Enzyme multiplied immunoassay technique (EMIT) is a common method for qualitative and quantitative determination of drugs and certain proteins in serum and urine. First introduced by Syva Company in 1973, it is the first "homogeneous immunoassay" to be widely used commercially.
Homogeneous immunoassays can be carried out using exceptionally simple and rapid mix and read protocols. The most widely used applications for EMIT are for therapeutic drug monitoring (serum) and as a primary screen for abused drugs and their metabolites in (urine). The original US patents covering major aspects of the method, 3,817,837 and 3,875,011, have expired although US patent 6,455,288 that covers a major improvement is still valid. While still sold by Siemens Healthcare under its original trade name, EMIT, assay kits with different names that employ the same technology are supplied by other companies. Determination of drug levels in serum is particularly important when the difference in the concentrations needed to produce a therapeutic effect and adverse side reactions is small, the therapeutic window. EMIT therapeutic drug monitoring tests provide accurate information about the concentration of such drugs such as digoxin and other cardioactive drugs, theophylline, anti-epileptic drugs, and antibiotics. EMIT urine assays for abused drugs such as cannabinoids, morphine, and amphetamine are designed to detect the drug itself or a metabolite of the drug present in a concentration above a pre-specified minimum detection limit. The assays are highly accurate but, like all drug abuse assays, they are susceptible to attempts by the patient to circumvent the test by adulteration of the sample. Because of the social and legal consequences, a positive test result should be confirmed by an alternative method, usually mass spectroscopy.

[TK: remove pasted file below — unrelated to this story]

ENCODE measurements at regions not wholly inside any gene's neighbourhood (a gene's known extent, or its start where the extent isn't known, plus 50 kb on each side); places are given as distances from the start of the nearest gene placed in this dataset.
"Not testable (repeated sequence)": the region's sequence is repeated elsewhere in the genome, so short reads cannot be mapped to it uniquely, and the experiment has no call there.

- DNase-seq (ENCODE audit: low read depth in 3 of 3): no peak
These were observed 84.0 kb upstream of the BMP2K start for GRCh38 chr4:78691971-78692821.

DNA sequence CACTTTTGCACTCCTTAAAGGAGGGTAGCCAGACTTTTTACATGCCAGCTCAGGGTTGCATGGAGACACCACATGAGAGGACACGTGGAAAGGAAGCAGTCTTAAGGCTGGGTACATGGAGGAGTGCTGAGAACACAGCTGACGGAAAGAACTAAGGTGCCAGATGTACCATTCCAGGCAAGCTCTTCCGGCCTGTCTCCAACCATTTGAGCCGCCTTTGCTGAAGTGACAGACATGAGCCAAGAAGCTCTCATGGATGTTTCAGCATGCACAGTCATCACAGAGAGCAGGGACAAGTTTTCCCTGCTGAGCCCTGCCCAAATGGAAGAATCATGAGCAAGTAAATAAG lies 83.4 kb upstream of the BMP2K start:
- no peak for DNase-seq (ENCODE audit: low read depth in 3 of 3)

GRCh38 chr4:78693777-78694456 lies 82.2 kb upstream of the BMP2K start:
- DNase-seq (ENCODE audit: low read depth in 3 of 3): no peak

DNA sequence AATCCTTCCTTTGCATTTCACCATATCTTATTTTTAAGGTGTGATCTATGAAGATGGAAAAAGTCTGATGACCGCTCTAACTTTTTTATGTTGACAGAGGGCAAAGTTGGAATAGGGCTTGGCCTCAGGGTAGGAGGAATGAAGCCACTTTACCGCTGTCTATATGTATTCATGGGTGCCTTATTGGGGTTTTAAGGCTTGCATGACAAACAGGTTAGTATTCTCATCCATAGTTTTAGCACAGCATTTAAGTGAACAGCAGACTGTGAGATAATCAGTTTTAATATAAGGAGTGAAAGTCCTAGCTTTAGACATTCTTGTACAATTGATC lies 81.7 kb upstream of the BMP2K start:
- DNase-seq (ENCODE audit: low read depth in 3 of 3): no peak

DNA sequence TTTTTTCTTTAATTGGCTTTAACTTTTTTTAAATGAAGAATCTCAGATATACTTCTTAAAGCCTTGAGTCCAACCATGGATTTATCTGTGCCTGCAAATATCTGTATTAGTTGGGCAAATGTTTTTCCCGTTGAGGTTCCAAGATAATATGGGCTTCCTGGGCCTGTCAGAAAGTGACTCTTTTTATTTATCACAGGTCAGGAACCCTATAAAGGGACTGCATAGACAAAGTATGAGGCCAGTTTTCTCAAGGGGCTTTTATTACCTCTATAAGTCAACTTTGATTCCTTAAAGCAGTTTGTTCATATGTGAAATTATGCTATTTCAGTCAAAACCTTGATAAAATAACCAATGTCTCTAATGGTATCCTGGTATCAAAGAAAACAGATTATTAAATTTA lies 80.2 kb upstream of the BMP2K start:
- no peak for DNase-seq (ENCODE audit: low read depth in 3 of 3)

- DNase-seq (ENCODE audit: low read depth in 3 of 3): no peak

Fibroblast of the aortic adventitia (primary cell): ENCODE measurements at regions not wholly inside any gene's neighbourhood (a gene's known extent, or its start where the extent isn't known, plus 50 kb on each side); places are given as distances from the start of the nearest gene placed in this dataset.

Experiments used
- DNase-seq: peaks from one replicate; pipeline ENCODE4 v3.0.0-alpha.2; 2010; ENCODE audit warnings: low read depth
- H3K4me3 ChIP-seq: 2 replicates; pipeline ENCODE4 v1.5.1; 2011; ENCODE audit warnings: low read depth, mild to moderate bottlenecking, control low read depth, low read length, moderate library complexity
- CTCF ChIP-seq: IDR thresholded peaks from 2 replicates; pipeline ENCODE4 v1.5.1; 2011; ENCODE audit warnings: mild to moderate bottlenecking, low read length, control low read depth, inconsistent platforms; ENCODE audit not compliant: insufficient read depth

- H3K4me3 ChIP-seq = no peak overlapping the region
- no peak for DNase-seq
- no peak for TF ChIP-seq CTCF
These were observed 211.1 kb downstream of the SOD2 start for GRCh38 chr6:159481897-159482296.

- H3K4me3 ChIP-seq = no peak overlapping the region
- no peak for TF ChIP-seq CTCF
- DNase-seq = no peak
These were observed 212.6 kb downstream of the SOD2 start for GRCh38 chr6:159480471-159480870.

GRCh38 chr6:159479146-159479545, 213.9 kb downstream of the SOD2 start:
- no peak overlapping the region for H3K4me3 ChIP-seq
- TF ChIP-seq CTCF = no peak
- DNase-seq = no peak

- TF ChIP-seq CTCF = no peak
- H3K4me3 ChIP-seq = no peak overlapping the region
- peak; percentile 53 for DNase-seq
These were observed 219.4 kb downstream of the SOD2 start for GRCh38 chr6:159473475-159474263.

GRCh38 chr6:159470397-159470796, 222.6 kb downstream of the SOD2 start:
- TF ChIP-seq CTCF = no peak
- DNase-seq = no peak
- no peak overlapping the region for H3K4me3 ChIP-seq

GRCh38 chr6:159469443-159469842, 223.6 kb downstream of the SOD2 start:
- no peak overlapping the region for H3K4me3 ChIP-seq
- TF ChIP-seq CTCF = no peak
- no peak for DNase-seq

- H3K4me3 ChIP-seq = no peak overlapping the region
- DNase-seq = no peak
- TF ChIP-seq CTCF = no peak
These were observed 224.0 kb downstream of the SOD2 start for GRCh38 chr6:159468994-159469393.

Like all immunoassays, EMIT uses antibodies that are specifically designed to bind the molecule(s) of interest without binding to other substances in the sample. Its unique feature is the ability to detect this binding without resorting to a cumbersome separation of the bound component. This is accomplished by including in the mixture of antibodies and sample an enzyme that is attached to the drug. Antibodies that do not become bound to drug in the sample bind instead to this enzyme-drug "conjugate". The conjugate is designed in such a way that when antibodies bind to its drug portion, the enzyme is deactivated. The more drug there is in the sample, the more of the antibody is bound to it and less is available to deactivate the conjugate. If an enzyme substrate is present that is converted to a colored or fluorescent product, the presence of drug will inhibit the formation of the detectible product to a degree related to the concentration of the drug.
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